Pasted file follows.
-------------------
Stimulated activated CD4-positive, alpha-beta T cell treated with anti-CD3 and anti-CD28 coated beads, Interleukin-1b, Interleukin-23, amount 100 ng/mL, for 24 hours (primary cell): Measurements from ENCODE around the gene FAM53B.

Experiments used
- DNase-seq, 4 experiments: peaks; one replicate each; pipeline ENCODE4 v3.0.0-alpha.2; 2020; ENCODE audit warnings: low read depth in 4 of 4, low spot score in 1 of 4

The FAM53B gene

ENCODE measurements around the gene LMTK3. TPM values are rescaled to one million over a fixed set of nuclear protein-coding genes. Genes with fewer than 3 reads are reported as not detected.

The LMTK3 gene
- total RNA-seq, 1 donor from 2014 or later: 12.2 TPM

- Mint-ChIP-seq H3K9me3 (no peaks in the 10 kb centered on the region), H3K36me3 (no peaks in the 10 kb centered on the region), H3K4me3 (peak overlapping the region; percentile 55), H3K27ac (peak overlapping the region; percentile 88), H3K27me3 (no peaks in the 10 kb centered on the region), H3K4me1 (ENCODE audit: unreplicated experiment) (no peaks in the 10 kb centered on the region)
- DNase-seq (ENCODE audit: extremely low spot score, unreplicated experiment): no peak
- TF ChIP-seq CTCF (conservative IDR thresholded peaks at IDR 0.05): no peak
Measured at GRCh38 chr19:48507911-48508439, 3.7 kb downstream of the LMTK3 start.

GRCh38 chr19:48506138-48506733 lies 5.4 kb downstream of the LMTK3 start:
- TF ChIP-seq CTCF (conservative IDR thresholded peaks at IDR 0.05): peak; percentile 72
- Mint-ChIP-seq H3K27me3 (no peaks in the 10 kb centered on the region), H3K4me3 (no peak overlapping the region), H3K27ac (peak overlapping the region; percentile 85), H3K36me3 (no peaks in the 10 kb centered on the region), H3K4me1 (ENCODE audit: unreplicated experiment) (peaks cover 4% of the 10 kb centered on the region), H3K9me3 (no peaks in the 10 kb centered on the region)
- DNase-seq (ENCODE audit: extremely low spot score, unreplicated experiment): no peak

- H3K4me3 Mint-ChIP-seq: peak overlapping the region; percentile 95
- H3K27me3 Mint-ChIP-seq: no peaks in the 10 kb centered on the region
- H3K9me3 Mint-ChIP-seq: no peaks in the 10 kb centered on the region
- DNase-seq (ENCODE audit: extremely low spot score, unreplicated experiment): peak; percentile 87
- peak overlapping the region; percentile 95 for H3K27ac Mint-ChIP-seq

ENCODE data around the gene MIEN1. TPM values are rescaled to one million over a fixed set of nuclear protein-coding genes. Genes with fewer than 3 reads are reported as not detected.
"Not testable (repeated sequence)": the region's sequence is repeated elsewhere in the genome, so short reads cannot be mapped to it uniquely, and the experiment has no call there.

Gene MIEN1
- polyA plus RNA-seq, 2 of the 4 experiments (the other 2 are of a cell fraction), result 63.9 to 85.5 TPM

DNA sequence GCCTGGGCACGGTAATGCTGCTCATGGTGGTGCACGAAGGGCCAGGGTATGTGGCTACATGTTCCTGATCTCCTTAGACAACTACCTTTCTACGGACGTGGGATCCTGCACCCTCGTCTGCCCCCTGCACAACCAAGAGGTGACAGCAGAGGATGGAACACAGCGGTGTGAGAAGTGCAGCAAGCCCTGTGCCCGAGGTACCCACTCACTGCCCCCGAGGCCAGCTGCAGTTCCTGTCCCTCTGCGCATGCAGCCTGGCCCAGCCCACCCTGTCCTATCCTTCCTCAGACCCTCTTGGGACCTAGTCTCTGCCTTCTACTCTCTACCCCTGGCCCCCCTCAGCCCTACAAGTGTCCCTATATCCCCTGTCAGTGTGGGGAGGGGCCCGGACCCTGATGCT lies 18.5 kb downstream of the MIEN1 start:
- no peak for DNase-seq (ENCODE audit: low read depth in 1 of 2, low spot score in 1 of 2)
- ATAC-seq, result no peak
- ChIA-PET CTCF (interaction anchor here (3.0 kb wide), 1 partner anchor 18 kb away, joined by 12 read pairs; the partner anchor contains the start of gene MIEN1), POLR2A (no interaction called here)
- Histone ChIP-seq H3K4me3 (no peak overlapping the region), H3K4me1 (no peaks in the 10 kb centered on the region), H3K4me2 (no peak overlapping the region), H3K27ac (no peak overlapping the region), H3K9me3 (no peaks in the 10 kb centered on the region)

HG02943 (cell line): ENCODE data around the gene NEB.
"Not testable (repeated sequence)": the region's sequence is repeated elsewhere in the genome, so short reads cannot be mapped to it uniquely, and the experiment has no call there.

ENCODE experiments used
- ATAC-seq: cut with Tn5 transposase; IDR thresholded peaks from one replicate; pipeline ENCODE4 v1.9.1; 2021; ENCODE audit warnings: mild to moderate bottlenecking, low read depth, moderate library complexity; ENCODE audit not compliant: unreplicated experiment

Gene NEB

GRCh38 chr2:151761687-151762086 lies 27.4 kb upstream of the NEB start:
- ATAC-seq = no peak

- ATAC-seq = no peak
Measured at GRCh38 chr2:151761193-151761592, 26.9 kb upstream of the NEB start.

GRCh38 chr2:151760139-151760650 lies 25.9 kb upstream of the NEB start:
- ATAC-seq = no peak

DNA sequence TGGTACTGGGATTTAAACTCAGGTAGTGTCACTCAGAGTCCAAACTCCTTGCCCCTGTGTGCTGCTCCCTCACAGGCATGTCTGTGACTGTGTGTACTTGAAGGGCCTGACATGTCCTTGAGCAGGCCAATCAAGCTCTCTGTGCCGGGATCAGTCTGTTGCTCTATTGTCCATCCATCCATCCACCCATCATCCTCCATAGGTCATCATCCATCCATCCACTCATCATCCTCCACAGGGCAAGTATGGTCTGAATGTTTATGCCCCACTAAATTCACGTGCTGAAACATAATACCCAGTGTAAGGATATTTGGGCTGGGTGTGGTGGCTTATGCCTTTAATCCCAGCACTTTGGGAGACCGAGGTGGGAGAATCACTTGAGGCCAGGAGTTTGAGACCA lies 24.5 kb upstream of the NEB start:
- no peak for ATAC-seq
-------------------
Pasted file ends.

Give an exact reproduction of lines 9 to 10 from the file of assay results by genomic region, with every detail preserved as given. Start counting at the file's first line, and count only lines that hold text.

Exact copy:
- DNase-seq (ENCODE audit: extremely low spot score, unreplicated experiment): no peak
- TF ChIP-seq CTCF (conservative IDR thresholded peaks at IDR 0.05): no peak